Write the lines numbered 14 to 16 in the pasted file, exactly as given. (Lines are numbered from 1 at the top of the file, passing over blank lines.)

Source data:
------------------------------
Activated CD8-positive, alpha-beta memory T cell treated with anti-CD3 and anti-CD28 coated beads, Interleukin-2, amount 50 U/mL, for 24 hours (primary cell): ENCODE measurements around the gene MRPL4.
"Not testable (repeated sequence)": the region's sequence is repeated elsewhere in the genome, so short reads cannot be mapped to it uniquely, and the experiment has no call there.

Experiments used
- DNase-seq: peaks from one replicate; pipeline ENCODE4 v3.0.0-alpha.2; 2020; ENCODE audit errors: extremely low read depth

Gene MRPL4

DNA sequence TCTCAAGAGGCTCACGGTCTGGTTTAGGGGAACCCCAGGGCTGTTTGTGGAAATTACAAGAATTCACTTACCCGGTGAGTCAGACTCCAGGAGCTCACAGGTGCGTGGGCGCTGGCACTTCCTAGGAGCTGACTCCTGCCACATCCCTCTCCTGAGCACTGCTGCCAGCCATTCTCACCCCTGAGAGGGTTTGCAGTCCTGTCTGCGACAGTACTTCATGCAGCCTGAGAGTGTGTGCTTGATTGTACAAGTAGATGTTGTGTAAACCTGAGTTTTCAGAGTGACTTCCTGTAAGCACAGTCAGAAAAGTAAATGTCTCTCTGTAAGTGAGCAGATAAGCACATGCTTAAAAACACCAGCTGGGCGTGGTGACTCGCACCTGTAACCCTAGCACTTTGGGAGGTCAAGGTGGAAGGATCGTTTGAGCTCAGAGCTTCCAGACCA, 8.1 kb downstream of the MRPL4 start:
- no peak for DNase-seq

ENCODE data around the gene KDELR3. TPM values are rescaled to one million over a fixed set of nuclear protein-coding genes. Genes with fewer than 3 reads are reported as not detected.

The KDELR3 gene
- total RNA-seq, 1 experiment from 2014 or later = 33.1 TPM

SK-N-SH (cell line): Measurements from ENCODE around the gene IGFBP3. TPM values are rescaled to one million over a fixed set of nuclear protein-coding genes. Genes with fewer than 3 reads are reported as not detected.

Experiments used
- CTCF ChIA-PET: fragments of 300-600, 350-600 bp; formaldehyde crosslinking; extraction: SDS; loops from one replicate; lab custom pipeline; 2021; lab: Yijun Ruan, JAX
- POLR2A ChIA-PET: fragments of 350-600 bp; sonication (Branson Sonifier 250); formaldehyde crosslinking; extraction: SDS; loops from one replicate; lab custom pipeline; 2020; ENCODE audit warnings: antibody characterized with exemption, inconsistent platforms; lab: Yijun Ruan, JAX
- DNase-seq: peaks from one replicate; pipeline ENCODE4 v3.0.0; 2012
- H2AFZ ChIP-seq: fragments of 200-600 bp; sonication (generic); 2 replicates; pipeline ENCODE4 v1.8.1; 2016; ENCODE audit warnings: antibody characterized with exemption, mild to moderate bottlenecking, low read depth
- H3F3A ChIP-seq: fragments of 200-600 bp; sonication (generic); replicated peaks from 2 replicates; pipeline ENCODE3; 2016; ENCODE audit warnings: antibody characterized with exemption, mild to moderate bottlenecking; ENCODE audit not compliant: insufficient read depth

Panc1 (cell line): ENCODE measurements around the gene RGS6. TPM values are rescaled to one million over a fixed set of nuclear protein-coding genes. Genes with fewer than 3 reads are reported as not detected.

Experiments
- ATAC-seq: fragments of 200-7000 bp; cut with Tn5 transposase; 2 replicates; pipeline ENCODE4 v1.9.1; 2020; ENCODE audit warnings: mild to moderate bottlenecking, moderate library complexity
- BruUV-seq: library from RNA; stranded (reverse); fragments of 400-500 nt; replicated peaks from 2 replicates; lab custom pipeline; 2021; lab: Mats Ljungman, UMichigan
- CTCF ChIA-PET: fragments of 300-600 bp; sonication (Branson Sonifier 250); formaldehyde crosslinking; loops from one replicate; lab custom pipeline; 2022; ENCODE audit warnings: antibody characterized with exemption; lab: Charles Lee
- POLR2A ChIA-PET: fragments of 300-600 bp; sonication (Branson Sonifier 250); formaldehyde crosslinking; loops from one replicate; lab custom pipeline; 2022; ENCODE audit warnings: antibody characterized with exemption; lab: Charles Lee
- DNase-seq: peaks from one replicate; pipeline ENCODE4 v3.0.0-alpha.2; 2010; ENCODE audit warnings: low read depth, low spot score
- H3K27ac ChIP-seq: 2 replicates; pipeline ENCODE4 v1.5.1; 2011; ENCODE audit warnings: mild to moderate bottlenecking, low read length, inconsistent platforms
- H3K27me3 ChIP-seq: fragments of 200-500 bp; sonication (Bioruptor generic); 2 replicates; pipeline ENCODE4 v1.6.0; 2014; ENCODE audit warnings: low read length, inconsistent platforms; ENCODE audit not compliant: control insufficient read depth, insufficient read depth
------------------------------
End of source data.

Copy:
- POLR2A ChIA-PET: fragments of 350-600 bp; sonication (Branson Sonifier 250); formaldehyde crosslinking; extraction: SDS; loops from one replicate; lab custom pipeline; 2020; ENCODE audit warnings: antibody characterized with exemption, inconsistent platforms; lab: Yijun Ruan, JAX
- DNase-seq: peaks from one replicate; pipeline ENCODE4 v3.0.0; 2012
- H2AFZ ChIP-seq: fragments of 200-600 bp; sonication (generic); 2 replicates; pipeline ENCODE4 v1.8.1; 2016; ENCODE audit warnings: antibody characterized with exemption, mild to moderate bottlenecking, low read depth